For purposes of this Section 7.2, an award shall be deemed to have been “assumed” if (without limiting other circumstances in which an award is assumed) the award continues after an event referred to above in this Section 7.2, and/or is assumed and continued by the surviving entity following such event (including, without limitation, an entity that, as a result of such event, owns the Corporation or all or substantially all of the Corporation’s assets directly or through one or more subsidiaries (a “Parent”)), and confers the right to purchase or receive, as applicable and subject to vesting and the other terms and conditions of the award, for each share of Common Stock subject to the award immediately prior to the event, the consideration (whether cash, shares, or other securities or property) received in the event by the stockholders of the Corporation for each share of Common Stock sold or exchanged in such event (or the consideration received by a majority of the stockholders participating in such event if the stockholders were offered a choice of consideration); provided, however, that if the consideration offered for a share of Common Stock in the event is not solely the ordinary common stock of a successor corporation or a Parent, the Administrator may provide for the consideration to be received upon exercise or payment of the award, for each share subject to the award, to be solely ordinary common stock of the successor corporation or a Parent equal in fair market value to the per share consideration received by the stockholders participating in the event.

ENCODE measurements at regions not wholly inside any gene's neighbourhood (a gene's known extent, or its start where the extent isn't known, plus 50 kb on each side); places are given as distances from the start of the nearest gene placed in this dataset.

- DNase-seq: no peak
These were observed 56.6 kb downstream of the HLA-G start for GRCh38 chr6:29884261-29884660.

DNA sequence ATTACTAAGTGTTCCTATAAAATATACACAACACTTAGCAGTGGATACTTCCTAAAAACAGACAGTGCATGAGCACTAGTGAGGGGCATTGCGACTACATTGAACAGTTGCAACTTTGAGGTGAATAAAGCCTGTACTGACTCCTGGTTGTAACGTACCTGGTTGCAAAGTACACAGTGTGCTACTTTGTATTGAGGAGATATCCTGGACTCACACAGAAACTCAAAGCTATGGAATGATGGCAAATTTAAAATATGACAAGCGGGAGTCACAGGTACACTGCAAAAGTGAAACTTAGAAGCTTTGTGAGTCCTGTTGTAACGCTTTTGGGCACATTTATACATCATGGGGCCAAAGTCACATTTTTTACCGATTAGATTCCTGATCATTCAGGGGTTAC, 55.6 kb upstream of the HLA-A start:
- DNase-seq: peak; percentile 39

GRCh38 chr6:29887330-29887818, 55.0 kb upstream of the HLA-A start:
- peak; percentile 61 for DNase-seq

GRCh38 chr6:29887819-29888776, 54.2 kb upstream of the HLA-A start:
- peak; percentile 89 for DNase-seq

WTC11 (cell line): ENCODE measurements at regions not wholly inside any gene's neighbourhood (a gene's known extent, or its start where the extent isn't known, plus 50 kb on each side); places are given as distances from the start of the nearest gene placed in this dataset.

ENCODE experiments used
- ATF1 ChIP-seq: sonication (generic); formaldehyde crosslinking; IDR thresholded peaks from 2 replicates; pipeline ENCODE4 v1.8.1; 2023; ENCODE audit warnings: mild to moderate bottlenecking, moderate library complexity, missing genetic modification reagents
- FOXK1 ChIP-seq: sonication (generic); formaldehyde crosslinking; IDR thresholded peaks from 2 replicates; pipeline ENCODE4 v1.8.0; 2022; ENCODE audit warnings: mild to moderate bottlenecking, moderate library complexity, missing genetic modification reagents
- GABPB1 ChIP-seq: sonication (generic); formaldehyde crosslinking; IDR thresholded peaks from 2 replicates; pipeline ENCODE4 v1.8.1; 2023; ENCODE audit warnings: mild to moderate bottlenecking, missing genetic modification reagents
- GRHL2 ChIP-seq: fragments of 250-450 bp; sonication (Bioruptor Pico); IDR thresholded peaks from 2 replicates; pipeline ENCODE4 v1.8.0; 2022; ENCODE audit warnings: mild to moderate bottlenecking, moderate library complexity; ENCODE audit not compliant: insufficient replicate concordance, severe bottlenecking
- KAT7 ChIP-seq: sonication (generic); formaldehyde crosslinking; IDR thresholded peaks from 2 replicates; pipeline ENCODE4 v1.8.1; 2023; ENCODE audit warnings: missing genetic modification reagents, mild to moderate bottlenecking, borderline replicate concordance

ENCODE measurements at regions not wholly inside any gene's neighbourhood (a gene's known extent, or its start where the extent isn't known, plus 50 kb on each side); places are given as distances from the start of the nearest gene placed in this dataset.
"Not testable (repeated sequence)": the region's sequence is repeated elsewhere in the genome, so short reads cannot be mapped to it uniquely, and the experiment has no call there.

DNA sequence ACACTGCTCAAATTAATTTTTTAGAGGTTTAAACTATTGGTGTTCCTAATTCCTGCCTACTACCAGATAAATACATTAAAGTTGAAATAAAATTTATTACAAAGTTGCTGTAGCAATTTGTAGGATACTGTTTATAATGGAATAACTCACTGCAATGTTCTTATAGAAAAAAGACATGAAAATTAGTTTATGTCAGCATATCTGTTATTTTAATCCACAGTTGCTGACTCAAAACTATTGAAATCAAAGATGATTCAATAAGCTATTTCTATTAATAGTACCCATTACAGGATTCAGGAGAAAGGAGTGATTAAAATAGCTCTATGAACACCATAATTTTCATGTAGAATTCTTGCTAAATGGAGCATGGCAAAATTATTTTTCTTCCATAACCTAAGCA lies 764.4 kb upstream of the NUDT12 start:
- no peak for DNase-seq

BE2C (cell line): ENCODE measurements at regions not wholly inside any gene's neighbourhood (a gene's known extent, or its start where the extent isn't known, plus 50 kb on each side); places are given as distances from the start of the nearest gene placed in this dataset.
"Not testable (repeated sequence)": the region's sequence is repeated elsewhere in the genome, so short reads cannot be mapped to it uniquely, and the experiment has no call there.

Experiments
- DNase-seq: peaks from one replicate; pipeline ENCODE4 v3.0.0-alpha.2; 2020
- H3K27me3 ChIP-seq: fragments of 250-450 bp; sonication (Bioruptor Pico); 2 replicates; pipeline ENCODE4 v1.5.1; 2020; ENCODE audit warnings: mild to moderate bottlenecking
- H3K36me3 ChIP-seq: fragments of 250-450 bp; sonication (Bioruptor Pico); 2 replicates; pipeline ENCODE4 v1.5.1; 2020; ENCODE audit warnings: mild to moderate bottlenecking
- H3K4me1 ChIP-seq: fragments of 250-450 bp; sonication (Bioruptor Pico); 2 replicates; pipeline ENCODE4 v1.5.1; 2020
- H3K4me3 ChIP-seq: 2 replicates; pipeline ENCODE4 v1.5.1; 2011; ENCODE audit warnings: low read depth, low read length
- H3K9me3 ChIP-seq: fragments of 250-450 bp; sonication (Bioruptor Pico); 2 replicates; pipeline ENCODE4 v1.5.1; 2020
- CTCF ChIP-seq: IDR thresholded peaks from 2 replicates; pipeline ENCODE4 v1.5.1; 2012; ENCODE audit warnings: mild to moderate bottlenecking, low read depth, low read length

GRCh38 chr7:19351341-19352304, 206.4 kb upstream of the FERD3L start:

The Administrator may adopt such valuation methodologies for outstanding awards as it deems reasonable in the event of a cash or property settlement and, in the case of options, SARs or similar rights, but without limitation on other methodologies, may base such settlement solely upon the excess if any of the per share amount payable upon or in respect of such event over the exercise or base price of the award. In the case of an option, SAR or similar right as to which the per share amount payable upon or in respect of such event is less than or equal to the exercise or base price of the award, the Administrator may terminate such award in connection with an event referred to in this Section 7.2 without any payment in respect of such award.